Genet. Sel. Evol.
Volume 35, Number 1, January-February 2003
|Page(s)||3 - 20|
On the need for a control line in selection experiments: A likelihood analysisDaniel Sorensen, Bernt Guldbrandtsen and Just Jensen
Department of Animal Breeding and Genetics, Danish Institute of Agricultural Sciences, PO Box 50, 8830 Tjele, Denmark
(Received 8 March 2002; accepted 5 August 2002)
The question of whether selection experiments ought to include a control line, as opposed to investing all facilities in a single selected line, is addressed using a likelihood perspective. The consequences of using a control line are evaluated under two scenarios. In the first one, environmental trend is modeled and inferred from the data. In this case, a control line is shown to be highly beneficial in terms of the efficiency of inferences about heritability and response to selection. In the second scenario, environmental trend is not modeled. One can imagine that a previous analysis of the experimental data had lent support to this decision. It is shown that in this situation where a control line may seem superfluous, inclusion of a control line can result in minor gains in efficiency if a high selection intensity is practiced in the selected line. Further, if there is a loss, it is moderately small. The results are verified to hold under more complicated data structures via Monte Carlo simulation. For completeness, divergent selection designs are also reviewed, and inferences based on a conditional and full likelihood approach are contrasted.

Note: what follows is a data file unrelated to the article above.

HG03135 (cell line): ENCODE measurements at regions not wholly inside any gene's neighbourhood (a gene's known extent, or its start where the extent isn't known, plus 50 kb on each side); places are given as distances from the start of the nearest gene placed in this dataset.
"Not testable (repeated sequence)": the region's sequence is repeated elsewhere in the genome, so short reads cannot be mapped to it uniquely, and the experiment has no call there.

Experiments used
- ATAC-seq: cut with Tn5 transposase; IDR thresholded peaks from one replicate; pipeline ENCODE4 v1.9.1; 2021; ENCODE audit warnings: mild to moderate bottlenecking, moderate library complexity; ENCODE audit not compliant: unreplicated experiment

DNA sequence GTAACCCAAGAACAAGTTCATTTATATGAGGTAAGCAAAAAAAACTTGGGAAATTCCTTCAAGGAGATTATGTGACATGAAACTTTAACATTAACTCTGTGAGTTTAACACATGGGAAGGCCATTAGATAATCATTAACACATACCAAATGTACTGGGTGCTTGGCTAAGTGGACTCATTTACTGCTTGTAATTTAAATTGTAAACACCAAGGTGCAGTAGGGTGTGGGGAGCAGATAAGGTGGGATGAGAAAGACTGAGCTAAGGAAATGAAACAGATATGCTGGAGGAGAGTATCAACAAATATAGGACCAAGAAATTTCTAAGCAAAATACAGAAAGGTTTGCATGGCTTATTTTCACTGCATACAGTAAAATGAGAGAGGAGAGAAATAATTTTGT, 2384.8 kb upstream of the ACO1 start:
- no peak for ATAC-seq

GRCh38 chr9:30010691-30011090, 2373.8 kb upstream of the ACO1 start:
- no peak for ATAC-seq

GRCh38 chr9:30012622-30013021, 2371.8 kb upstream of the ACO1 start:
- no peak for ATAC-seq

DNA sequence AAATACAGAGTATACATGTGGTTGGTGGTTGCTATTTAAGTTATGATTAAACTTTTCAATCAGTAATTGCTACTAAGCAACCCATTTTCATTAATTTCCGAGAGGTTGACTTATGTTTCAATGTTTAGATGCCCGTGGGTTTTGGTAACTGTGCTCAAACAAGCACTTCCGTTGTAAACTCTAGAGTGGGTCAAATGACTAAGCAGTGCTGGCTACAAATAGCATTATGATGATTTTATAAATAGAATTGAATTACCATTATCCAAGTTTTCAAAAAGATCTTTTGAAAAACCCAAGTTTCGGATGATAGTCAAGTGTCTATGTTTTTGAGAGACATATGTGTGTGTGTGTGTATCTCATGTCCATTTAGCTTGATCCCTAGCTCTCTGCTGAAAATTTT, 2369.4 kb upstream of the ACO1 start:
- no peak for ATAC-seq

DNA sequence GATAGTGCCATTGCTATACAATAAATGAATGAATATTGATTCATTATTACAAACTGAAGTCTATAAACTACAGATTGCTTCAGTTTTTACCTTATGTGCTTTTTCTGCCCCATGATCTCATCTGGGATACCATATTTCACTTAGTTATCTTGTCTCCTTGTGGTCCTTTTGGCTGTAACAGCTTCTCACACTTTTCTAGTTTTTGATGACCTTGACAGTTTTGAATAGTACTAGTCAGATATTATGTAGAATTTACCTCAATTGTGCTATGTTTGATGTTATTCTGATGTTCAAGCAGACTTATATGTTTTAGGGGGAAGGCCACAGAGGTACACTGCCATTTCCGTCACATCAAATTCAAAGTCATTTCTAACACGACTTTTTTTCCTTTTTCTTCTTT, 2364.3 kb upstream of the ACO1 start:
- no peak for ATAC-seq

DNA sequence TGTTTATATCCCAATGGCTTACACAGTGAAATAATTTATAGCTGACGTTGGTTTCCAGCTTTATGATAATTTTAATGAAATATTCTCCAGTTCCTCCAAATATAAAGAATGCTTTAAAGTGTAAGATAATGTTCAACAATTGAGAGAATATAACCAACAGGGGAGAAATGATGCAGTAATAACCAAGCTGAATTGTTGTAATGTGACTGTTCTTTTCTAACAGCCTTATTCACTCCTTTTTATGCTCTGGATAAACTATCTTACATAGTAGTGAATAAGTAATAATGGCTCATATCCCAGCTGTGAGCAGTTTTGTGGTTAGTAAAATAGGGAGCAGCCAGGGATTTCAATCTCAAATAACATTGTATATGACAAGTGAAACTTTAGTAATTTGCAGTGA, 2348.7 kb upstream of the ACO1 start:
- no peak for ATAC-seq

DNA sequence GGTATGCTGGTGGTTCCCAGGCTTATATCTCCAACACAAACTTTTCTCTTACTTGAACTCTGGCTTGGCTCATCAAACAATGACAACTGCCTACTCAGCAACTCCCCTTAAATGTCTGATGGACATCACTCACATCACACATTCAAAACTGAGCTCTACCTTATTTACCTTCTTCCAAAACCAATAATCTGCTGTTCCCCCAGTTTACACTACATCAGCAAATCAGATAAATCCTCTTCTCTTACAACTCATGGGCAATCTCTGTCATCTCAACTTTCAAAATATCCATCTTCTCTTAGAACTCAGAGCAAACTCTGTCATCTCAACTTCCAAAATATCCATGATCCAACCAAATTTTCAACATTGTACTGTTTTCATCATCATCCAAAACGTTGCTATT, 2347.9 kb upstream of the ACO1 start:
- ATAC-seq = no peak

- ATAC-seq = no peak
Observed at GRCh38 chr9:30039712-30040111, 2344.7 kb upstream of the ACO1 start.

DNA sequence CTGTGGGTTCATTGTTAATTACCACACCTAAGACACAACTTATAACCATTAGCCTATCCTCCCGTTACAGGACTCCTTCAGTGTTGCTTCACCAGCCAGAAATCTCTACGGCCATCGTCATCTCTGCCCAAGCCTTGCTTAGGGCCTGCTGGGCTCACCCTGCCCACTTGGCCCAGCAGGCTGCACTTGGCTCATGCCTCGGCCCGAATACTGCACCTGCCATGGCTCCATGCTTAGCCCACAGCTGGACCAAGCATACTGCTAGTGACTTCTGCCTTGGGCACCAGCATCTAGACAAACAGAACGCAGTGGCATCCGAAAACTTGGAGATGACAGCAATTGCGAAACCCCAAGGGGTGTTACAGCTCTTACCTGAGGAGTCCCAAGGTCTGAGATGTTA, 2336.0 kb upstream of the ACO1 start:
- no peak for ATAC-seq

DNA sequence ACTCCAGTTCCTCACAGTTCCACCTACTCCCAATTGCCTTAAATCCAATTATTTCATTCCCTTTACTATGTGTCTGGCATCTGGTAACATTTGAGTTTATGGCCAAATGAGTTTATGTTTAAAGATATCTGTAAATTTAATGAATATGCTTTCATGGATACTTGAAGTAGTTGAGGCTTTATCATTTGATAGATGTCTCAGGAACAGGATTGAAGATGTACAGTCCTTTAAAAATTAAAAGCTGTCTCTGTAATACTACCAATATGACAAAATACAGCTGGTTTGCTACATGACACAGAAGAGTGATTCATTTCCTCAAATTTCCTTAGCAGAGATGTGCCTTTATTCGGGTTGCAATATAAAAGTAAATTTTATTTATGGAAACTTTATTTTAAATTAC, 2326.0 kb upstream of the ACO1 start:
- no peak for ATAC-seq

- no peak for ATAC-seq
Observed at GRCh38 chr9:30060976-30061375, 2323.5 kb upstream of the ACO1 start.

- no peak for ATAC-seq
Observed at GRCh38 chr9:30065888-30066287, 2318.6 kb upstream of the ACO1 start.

Key words: selection / design of selection experiments / heritability / maximum likelihood estimation
Correspondence and reprints: Daniel Sorensen
© INRA, EDP Sciences 2003